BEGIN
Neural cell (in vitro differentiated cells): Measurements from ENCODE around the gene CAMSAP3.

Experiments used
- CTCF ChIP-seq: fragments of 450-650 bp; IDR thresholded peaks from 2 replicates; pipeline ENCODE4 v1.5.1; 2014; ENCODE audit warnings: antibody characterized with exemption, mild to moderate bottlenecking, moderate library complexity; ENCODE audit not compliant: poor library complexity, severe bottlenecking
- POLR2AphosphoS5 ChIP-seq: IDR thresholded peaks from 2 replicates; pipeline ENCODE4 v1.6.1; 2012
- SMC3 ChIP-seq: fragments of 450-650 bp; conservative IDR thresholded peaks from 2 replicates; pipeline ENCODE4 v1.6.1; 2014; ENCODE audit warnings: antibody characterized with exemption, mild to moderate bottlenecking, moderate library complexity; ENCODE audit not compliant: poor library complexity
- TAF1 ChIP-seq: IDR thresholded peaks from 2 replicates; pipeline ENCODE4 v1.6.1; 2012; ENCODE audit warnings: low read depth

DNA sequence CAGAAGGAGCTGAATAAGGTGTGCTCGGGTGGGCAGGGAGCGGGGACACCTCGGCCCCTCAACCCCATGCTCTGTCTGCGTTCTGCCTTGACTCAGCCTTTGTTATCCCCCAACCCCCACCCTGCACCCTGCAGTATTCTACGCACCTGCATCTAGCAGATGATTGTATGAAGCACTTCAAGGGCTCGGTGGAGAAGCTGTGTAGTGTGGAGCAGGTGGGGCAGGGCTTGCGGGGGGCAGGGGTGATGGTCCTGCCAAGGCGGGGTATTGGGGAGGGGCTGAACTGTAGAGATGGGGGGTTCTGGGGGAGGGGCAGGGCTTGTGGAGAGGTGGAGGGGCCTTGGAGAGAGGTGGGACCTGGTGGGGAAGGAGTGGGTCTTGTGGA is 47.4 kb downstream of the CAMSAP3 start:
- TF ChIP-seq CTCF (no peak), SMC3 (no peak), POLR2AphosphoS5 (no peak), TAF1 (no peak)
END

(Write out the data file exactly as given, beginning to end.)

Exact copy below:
Neural cell (in vitro differentiated cells): Measurements from ENCODE around the gene CAMSAP3.

Experiments used
- CTCF ChIP-seq: fragments of 450-650 bp; IDR thresholded peaks from 2 replicates; pipeline ENCODE4 v1.5.1; 2014; ENCODE audit warnings: antibody characterized with exemption, mild to moderate bottlenecking, moderate library complexity; ENCODE audit not compliant: poor library complexity, severe bottlenecking
- POLR2AphosphoS5 ChIP-seq: IDR thresholded peaks from 2 replicates; pipeline ENCODE4 v1.6.1; 2012
- SMC3 ChIP-seq: fragments of 450-650 bp; conservative IDR thresholded peaks from 2 replicates; pipeline ENCODE4 v1.6.1; 2014; ENCODE audit warnings: antibody characterized with exemption, mild to moderate bottlenecking, moderate library complexity; ENCODE audit not compliant: poor library complexity
- TAF1 ChIP-seq: IDR thresholded peaks from 2 replicates; pipeline ENCODE4 v1.6.1; 2012; ENCODE audit warnings: low read depth

DNA sequence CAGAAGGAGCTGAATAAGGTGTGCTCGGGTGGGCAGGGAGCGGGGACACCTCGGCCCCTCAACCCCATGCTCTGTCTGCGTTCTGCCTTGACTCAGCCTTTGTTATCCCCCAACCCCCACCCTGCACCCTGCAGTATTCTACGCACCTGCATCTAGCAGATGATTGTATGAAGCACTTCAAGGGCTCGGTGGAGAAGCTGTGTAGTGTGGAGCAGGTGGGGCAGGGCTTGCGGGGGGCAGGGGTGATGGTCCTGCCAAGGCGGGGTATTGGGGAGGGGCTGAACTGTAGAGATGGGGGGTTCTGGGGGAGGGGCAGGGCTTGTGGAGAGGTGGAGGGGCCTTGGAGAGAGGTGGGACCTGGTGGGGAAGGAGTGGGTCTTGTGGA is 47.4 kb downstream of the CAMSAP3 start:
- TF ChIP-seq CTCF (no peak), SMC3 (no peak), POLR2AphosphoS5 (no peak), TAF1 (no peak)